Bloomington, Minn. — At an event that was part fundraiser, part campaign rally, Clark told a crowd of about 300 people in Bloomington on Saturday that the Bush administration is not looking out for working people, and that as President he would repeal some of the Bush tax cuts and put the money toward Homeland Security.
He also criticized the administration's justification for going to war in Iraq.
"As you travel around this country, it just reinforces my determination that we're not only fighting to get us out of a war in a mess we shouldn't have been in in Iraq, but we're fighting to restore a sense of fairness and justice in the American economy," Clark said.
Clark joked about President Bush's very publicized landing on an the aircraft carrier in a flight suit, characterizing the president as "dancing around out there carrying a big helmet."
But, he told the crowd, he's not on the campaign trail to bash Bush, he's on the campaign trail to replace Bush. And many observers and supporters say that is Clark's calling card.
At a time when the country is at war, Clark's resume as a career military man positions him well to win against George W. Bush.
Clark first distinguished himself at West Point. He graduated first in his class, and went on to Great Britain as a Rhodes Scholar. In 1970, he was wounded while a soldier fighting in Vietnam. His final job with the Army was as Supreme Allied Commander, Europe, in 1997. He oversaw U.S. and NATO forces in Bosnia and Kosovo. He is scheduled to testify in the Hague on December 15 against former Yugoslavian President Slobodan Milosevic who's on trial for war crimes during the Balkan wars.
That kind of military and foreign policy experience that appeals to supporters like Deborah Calvert of Minnetonka. Like many Clark supporters, she says she was drawn to the general long before he was a candidate. She used to watch him on television when he was a military analyst for CNN.
"His answers to the pressing questions of the day on terrorism and the war on Iraq and domestic policy were just so right on the mark that I just couldn't imagine he wasn't going to run. And I actually looked him up on the Internet, to see if there was any way to contact him. And a few weeks later there was a draft movement and I joined the draft movement," she said.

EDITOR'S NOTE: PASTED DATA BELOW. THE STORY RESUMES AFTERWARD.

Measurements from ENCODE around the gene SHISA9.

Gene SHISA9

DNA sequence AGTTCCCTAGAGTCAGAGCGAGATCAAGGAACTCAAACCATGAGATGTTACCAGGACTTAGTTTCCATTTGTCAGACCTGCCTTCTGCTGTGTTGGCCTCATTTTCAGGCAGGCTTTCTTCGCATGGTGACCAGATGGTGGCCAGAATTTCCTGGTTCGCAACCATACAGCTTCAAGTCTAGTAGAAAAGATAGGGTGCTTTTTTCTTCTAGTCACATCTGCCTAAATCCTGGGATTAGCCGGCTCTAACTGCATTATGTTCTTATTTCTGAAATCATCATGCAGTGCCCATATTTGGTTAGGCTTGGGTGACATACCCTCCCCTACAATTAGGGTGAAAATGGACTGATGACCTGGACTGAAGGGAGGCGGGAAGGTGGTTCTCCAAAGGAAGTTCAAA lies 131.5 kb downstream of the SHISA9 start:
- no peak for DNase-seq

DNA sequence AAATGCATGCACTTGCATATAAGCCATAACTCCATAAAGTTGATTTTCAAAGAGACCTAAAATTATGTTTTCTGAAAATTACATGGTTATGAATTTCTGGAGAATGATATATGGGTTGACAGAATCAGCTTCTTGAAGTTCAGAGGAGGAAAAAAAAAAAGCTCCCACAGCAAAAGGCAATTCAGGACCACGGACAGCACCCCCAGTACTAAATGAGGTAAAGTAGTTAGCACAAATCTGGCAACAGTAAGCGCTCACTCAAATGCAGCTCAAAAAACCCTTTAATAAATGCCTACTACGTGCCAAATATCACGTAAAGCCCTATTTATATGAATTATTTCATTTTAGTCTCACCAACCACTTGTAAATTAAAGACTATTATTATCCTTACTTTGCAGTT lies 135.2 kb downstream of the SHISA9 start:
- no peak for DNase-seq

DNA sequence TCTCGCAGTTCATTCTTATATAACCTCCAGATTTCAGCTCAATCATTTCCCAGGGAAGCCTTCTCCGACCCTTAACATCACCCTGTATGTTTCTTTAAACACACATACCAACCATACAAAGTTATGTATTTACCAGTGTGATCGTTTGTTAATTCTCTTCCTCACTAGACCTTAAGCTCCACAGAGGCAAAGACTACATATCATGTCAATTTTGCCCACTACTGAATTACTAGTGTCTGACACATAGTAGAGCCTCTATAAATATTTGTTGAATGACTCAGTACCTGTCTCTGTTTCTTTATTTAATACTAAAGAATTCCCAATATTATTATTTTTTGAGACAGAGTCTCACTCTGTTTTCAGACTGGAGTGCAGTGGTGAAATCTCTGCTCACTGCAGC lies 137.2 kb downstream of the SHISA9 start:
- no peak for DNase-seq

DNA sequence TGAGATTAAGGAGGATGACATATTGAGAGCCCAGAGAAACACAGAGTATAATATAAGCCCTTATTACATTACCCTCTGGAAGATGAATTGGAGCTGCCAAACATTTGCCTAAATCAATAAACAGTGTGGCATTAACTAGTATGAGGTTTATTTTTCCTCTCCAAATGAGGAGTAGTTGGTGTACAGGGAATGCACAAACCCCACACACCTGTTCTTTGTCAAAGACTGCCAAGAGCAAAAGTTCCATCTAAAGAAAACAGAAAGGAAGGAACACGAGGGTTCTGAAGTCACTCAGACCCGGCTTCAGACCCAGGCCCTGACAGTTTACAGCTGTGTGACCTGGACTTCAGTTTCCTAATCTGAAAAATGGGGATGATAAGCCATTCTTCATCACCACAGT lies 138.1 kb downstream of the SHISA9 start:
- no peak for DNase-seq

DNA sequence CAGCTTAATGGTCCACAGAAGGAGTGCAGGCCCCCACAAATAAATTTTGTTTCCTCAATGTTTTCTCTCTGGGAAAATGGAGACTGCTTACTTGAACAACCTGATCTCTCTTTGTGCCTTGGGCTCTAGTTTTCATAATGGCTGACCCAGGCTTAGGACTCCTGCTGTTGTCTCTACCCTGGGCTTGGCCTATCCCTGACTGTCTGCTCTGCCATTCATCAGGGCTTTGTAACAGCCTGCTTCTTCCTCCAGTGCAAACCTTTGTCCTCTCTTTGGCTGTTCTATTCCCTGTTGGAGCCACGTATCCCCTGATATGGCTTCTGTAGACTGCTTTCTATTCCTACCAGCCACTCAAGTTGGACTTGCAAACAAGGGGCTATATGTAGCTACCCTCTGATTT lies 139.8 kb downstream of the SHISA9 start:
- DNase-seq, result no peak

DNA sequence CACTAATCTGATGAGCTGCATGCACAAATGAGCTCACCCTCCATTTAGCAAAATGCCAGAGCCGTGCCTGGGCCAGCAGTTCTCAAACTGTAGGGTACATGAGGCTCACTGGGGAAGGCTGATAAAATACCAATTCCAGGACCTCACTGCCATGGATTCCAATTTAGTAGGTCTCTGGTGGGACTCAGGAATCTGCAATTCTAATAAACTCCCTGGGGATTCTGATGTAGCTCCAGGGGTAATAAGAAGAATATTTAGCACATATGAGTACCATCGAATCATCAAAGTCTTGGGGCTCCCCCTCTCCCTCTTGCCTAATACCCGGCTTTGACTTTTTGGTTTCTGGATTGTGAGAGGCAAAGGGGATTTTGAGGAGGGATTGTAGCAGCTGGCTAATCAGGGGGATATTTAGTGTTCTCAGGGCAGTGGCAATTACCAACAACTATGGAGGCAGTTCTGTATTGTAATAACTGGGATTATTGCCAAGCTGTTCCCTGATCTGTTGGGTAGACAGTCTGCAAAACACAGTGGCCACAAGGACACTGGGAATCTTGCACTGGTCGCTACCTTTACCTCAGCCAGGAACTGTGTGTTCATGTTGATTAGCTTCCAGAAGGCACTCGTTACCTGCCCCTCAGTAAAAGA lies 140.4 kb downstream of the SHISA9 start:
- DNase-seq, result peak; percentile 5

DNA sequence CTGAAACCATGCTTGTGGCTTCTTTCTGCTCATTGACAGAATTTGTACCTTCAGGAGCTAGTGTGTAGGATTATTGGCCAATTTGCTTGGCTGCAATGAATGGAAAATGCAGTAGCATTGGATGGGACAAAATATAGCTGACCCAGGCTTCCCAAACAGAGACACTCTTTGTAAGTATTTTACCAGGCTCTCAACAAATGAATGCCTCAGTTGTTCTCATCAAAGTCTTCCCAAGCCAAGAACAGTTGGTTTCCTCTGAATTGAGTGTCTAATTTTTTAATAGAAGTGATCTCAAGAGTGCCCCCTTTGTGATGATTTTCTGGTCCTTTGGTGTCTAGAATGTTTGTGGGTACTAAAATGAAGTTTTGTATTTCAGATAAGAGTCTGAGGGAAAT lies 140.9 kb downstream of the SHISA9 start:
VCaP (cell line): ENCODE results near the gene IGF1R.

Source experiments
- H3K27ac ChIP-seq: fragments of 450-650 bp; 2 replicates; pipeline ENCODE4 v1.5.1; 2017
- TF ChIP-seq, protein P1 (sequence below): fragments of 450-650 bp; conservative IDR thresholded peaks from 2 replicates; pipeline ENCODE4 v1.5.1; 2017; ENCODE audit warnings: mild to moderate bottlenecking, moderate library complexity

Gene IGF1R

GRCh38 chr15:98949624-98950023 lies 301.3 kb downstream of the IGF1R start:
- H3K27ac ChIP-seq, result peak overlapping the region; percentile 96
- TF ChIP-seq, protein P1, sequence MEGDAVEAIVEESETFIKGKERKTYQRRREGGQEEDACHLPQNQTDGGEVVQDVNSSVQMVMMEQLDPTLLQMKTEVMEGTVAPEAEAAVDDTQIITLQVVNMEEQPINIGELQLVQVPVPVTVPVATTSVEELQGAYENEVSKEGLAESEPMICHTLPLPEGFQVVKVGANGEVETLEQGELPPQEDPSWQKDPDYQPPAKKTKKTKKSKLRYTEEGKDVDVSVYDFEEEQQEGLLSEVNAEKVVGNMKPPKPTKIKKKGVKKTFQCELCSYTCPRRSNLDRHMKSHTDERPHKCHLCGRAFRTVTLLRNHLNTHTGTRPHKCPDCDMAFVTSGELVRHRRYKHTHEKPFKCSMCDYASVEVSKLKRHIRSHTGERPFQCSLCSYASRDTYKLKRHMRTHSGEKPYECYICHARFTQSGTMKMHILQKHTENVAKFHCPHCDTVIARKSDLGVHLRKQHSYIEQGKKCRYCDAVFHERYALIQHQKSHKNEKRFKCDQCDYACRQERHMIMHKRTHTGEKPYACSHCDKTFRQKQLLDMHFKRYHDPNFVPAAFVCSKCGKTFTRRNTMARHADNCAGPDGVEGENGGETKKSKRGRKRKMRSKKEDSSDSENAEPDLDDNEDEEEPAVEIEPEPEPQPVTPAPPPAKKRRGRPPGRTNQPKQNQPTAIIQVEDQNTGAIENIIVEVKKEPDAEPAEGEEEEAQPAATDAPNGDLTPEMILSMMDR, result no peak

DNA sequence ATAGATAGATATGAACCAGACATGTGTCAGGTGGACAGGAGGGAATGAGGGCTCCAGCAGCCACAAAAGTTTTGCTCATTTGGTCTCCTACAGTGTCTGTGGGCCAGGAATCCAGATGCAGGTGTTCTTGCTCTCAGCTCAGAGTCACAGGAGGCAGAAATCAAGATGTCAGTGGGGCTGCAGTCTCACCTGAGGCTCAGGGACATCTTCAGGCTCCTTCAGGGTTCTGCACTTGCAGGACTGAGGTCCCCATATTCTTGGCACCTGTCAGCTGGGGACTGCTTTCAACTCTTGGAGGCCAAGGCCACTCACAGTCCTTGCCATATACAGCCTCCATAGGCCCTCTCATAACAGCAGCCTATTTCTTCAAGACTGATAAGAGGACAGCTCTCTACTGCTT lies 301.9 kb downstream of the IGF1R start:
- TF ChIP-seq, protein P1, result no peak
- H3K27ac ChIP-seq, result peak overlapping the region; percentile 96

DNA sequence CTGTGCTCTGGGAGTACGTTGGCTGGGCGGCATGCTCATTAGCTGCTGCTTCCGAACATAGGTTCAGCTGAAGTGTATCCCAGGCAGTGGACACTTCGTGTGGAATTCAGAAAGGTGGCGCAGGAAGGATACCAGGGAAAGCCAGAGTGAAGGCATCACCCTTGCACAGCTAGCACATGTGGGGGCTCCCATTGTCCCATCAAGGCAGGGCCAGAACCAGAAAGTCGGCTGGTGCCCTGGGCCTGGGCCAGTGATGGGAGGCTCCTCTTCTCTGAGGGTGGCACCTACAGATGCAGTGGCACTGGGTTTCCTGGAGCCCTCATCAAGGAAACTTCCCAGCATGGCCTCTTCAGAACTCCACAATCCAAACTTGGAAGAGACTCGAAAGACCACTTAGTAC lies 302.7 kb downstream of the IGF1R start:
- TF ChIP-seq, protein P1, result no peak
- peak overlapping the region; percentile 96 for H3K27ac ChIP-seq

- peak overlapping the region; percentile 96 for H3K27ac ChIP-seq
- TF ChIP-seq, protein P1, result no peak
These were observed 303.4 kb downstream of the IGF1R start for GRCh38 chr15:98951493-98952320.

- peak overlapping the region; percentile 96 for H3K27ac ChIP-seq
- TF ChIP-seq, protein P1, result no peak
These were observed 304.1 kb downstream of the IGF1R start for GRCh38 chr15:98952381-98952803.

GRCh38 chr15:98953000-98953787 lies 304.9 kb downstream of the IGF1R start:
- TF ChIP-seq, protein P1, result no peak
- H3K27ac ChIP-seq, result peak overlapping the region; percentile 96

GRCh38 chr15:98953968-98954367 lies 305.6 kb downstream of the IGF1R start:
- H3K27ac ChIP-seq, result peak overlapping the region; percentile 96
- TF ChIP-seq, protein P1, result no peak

In an interview, Clark said he believes politics is about liberating people's energies.
"When it's done right, it's exciting it's liberating. It's the key to freedom. It shouldn't be about money, and it shouldn't be about who has the most money," he said.
And money is a big reason why Clark stopped in Minnesota, and earlier Saturday, at a farm in Fargo.
But, as a latecomer to the race, Clark also needs to cultivate and maintain a wide base of support. According to University of Minnesota political scientist Larry Jacobs, Clark's midwest stops could also signal a long-term campaign strategy.
"This is not a candidate who looks like he's really gearing up for one or two primaries; this is someone who's looking down the road, past New Hampshire, and he's beginning to try to really encourage the organization of fundraising out in this part of the country, and also to begin to put together positions on some of the critical issues in Minnesota, the Dakotas, Iowa and Wisconsin," according to Jacobs.
One of those critical issues is how to support the rural economy.
At his farm stop in Fargo, Clark praised the family farm as important to the economy. He told supporters as President he would work to give farmers flexibility to develop new and innovative crops.
But Clark also says he is opposed to the energy bill currently stalled in the Senate, which would double the use of corn derived ethanol, and give an economic boost to Midwestern farmers. Clark says the bill benefits the oil industry, and he would support an approach that provides more incentives for renewable energy.